Automakers are scaling back vehicle production as chip shortages bite
In brief: One of the many effects of the pandemic has been a chip shortage leaving consumers fighting over the few new consoles, graphics cards, and CPUs that arrive on the market. It’s a problem that extends beyond home electronics and PCs—the automotive industry has been hit hardest of all.
Ford is one of several automakers that has been forced to slow production of its vehicles due to the global semiconductor chip shortage—manufacture of its popular F-150 pickup trucks is being cut back at plants in Michigan and Missouri.
Ford also stopped all production in Kentucky last December, and this month issued a month-long pause at a German factory, notes Ars Technica.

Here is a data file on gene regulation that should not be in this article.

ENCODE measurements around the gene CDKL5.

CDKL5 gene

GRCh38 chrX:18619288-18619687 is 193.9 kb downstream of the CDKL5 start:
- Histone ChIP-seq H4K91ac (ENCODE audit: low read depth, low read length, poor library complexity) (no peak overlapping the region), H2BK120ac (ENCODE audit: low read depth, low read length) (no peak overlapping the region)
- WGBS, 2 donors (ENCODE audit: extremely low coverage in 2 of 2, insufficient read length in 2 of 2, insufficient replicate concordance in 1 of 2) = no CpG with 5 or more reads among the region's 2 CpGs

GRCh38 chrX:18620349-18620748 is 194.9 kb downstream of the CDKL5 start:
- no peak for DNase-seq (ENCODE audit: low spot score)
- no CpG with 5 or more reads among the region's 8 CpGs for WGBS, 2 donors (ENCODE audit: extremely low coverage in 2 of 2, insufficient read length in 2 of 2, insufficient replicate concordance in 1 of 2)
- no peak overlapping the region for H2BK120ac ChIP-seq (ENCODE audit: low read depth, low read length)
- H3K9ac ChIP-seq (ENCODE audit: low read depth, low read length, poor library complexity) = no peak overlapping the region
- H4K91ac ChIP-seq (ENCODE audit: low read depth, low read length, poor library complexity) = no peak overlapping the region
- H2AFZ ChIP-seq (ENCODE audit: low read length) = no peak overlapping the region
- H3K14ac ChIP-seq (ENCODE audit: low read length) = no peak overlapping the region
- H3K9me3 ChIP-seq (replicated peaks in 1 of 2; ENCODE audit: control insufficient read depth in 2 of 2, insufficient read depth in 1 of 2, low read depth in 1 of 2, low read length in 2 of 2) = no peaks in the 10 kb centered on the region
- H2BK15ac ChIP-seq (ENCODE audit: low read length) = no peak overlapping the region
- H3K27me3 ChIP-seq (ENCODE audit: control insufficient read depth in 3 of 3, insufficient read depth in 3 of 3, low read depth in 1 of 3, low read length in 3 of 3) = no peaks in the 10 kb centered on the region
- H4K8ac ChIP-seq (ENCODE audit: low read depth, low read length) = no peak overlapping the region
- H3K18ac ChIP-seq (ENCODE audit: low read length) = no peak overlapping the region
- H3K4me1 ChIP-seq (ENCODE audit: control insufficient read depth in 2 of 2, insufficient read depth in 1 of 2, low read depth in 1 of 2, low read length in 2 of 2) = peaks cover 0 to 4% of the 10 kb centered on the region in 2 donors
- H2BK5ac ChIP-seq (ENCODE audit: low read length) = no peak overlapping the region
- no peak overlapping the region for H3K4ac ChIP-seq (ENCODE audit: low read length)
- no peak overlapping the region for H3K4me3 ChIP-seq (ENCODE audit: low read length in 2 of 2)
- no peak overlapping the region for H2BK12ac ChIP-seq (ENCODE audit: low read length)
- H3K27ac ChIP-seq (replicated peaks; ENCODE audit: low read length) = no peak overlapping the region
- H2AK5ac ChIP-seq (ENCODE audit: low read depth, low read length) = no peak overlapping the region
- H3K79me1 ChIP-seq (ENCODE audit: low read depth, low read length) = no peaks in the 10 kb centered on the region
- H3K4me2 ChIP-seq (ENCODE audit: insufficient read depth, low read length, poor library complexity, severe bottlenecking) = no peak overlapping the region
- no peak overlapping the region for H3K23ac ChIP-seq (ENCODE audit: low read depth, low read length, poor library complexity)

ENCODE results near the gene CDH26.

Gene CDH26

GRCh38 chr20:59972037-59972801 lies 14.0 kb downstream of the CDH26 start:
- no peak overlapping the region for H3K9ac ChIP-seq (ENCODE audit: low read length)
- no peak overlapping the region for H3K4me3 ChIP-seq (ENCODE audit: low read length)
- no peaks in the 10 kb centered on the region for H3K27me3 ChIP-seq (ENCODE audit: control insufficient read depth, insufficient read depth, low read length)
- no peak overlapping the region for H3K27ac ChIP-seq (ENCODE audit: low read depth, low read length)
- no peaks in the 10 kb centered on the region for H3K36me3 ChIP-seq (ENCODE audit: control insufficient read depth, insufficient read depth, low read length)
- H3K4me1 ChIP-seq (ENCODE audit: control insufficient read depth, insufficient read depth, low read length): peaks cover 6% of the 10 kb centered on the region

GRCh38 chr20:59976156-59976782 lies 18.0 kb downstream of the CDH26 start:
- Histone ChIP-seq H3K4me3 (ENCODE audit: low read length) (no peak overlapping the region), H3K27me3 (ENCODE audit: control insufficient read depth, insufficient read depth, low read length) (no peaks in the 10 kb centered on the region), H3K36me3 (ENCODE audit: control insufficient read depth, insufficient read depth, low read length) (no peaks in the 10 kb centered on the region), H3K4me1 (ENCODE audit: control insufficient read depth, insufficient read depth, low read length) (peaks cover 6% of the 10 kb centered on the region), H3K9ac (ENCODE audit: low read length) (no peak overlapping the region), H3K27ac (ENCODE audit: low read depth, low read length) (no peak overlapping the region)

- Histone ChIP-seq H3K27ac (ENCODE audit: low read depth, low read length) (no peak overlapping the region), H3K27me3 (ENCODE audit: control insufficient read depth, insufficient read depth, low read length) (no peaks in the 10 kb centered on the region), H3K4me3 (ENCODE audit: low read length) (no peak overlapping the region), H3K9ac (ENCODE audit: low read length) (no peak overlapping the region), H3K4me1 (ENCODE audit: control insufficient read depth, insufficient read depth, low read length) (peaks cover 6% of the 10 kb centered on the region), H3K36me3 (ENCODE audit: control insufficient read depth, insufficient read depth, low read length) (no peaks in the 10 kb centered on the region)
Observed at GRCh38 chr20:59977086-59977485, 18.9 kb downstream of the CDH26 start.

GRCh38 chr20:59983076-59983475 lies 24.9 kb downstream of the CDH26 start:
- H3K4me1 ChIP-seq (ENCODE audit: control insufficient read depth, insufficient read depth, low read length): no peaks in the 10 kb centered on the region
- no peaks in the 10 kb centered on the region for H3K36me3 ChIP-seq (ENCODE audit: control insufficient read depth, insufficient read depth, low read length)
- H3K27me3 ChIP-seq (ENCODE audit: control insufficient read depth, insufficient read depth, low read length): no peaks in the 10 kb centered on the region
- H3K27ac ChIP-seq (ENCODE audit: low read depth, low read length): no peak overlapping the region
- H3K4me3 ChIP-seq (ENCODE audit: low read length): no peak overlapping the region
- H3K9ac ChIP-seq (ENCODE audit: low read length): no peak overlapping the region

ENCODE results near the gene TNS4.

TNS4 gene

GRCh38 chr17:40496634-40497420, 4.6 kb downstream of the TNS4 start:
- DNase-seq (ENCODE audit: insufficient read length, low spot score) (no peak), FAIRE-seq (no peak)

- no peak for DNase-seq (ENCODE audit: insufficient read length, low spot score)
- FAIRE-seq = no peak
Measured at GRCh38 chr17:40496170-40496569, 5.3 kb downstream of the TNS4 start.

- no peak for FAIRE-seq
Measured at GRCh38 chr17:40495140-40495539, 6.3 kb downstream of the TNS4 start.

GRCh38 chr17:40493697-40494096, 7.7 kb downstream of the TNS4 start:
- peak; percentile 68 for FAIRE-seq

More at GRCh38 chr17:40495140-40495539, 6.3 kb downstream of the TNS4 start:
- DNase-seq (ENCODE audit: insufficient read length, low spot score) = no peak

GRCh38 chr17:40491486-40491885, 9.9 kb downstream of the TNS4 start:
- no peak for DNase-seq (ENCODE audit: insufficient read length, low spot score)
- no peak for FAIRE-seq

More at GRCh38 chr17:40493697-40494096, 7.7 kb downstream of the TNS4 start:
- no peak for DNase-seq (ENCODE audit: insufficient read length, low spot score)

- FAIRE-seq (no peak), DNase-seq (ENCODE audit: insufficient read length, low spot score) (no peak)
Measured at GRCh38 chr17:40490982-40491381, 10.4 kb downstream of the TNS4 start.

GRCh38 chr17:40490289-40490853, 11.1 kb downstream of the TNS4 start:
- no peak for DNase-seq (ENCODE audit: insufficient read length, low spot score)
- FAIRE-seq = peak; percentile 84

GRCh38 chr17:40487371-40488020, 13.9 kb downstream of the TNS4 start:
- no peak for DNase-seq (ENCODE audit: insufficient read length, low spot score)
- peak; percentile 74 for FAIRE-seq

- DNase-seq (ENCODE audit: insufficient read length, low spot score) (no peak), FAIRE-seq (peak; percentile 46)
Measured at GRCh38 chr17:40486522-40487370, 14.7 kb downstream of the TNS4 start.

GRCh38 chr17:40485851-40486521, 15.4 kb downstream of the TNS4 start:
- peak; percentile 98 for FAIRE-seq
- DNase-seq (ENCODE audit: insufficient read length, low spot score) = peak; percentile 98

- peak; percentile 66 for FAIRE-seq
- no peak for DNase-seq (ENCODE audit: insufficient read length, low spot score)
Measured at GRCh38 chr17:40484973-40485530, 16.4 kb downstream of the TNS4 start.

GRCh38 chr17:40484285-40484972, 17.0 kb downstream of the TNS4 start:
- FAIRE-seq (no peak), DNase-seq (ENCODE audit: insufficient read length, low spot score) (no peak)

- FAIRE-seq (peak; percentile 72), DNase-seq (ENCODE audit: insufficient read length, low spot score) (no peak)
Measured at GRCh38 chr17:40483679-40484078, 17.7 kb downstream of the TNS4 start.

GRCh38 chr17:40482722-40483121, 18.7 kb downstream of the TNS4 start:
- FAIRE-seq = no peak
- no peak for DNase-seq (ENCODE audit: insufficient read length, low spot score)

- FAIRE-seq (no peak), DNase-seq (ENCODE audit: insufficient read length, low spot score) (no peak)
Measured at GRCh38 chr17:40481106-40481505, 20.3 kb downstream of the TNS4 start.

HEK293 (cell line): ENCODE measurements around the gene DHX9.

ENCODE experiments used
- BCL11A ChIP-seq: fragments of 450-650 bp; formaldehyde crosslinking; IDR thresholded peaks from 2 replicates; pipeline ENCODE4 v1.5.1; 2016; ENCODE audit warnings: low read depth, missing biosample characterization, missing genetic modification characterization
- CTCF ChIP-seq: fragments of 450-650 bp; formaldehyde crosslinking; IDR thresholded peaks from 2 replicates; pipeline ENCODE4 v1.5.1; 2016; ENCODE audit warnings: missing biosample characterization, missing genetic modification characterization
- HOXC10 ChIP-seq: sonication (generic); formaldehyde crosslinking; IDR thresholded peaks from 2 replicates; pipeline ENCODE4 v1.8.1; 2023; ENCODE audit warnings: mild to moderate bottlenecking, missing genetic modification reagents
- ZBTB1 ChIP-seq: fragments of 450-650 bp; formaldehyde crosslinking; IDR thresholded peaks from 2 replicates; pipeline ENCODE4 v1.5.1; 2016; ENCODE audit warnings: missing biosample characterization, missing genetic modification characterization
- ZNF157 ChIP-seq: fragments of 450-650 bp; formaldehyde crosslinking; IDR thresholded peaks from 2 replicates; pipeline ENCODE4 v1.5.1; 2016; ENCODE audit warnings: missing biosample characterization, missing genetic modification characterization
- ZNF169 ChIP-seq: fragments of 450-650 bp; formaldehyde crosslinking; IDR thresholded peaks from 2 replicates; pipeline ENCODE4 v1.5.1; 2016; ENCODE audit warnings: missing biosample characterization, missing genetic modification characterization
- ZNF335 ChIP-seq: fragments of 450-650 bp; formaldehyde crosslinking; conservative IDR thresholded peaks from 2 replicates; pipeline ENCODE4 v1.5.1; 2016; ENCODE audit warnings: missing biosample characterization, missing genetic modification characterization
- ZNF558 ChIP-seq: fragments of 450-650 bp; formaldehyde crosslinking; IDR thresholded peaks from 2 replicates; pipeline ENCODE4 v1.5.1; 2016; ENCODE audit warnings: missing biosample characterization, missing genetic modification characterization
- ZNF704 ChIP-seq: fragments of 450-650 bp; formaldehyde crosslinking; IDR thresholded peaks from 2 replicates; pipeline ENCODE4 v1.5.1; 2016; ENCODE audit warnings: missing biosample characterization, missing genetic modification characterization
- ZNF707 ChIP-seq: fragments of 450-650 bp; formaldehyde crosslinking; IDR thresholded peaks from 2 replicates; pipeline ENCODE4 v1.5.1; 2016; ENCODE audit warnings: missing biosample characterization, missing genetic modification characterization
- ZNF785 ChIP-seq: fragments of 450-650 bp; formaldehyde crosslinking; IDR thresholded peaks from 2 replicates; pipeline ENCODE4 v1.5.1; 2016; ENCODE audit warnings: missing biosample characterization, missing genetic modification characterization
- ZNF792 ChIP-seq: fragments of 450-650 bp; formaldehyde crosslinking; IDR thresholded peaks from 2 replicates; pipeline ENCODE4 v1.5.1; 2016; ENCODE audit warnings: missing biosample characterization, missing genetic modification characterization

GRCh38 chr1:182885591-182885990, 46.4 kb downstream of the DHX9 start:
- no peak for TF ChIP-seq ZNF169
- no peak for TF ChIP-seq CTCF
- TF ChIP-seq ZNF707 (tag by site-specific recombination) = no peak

Other companies have faced the same situation: GM, Audi, Honda, VW, Subaru, Toyota, Mazda, Nissan, and Stellantis (formed from the Fiat Chrysler/Peugeot merger) have all reduced or say they may reduce their output.
The pandemic is to blame for the vehicle industry’s state, though not how you might imagine. The first lockdowns saw car sales plummet last summer—by over 97 percent in the UK—leading to the temporary closure of vehicle manufacturing plants and showrooms. In response, chipmakers slowed down production of semiconductors for vehicles.
With many locations’ Covid-19 restrictions easing recently, demand for vehicles has rebounded stronger than expected. Car companies are now trying to ramp up production, but the chipmakers are busy fulfilling orders from other industries.
Semiconductor shortages are being felt far and wide. In its recent earnings reports, Sony warned that the situation means it is struggling to increase production of the PS5.
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